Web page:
Five reasons why GS/OS beats Vista and OS X

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Everyone is tossing their favorite operating system into the ring: Mac OS X, Linux, Windows Vista, Windows XP. But our recent OS smackdown overlooked my operating system of choice: GS/OS.

So, in the style of Preston Gralla, I offer five reasons why my OS — that of the 22-year-old Apple IIGS — gives you the power to crush the other kids:

Reason #1: Stability

It wasn't that long ago that a crashed application brought down your entire work environment. An important document open in your word processor was at risk if your Web browser went down, leaving you always walking on eggshells. Not so with the IIGS! Multitasking hadn't been invented when this 16-bit machine was en vogue. If your frontmost application crashes, you don't have to worry about any background processes also taking a dive; there aren't any. If that program blows up in your face, you can rest assured that that's all you've lost.

Reason #2: Security

Though the IIGS has its own Web browser, its feature set does not make it susceptible to spyware. Forget installing a NoScript plug-in; the Apple II safely defaults to meeting JavaScript with a blank stare. And viruses? There are only four, tops. If your IIGS crashes, you'll have the confidence it was your own damn fault, not some hacker's.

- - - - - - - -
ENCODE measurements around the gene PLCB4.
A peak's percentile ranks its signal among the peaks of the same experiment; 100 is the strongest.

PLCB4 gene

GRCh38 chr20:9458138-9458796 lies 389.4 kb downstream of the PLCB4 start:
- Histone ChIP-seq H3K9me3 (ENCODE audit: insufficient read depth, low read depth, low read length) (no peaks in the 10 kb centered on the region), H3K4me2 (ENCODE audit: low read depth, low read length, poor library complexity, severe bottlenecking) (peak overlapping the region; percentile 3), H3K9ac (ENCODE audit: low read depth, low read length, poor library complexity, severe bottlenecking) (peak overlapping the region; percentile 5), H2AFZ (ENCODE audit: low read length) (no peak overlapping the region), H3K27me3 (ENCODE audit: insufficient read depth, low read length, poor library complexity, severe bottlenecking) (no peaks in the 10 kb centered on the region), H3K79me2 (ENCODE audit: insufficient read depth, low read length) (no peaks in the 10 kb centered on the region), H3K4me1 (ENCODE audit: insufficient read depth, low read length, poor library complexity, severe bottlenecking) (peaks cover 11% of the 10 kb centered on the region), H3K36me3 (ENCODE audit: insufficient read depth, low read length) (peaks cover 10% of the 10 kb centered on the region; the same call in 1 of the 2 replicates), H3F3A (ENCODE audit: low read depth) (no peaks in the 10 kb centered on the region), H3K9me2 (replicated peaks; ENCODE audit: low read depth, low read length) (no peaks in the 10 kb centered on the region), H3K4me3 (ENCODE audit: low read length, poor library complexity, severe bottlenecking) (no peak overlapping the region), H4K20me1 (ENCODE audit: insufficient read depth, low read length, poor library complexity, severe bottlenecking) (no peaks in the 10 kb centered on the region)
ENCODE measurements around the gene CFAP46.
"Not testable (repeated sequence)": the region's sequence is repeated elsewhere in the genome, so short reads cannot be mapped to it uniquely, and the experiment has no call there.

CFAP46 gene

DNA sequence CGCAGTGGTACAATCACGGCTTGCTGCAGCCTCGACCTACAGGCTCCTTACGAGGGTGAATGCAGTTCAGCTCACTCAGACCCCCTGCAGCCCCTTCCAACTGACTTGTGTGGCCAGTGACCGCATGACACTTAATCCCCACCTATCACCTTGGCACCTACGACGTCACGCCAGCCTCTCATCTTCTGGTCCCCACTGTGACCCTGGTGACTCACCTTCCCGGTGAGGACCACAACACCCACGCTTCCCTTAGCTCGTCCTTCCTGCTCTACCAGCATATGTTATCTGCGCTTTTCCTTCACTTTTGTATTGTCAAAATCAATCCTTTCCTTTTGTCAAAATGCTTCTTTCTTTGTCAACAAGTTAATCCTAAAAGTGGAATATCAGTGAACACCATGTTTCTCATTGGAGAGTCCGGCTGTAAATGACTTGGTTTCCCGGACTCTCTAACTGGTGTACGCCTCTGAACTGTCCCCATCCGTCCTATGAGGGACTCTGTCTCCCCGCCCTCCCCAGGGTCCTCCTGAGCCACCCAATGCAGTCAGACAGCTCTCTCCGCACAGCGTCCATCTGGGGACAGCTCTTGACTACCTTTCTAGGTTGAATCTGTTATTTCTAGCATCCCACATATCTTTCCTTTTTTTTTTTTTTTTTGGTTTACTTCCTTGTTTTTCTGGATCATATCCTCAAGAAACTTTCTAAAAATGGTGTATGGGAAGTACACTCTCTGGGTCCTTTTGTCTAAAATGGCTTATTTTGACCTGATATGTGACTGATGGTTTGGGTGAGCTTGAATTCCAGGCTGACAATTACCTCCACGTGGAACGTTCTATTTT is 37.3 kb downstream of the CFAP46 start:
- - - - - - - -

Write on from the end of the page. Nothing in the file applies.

Reason #3: Software

A modern machine might require an entire DVD to distribute a single product. But the IIGS's primary storage medium was the 3.5" floppy disk, 5000 of which can fit on a single DVD. Software compilations provide hundreds of commercial programs in a single volume, while downloadable archives preserve the best games and utilities of yesteryear. And you'll never have to worry about updating, since many (but not all) of the original developers have since moved on, retired, or died.

Reason #4: Compatibility

Leopard can't run programs from the nine iterations of the Macintosh operating system that preceded OS X, orphaning a vast library. Even software that isn't native to the new Intel chip set requires the magic of Rosetta. The Apple IIGS, on the other hand, is fully backward-compatible with the 8-bit software created for the Apple IIc and IIe. Switching between GS/OS and ProDOS is smooth and seamless. Want to play Oregon Trail? Don't worry about installing a classic environment for a dedicated purpose; just pop in your floppy and, five minutes of noisy loading later, you'll find yourself susceptible to dysentery.

Reason #5: Portability

Can you run Mac OS X on a PC? Not easily, and not legally. Conversely, Vista can run on PC and Mac, but what about on anything else? Again, GS/OS trumps both competitors for flexibility. GS/OS runs on the original IIGS hardware, of course, but with the proper emulator, it can also run in any Macintosh, Windows, or Linux environment. Hardware is equally a non-issue: any desktop, laptop, UMPC, PDA, PSP, or cell phone will do.

So, now that I've thoroughly convinced you, what are you waiting for? You can download System 6.0.1 for free (note that the IIGS "System" was independent of the Mac OS and did not parallel its development), then check out my other blog post, "Getting started with the Apple II", to find out what you can do with it.

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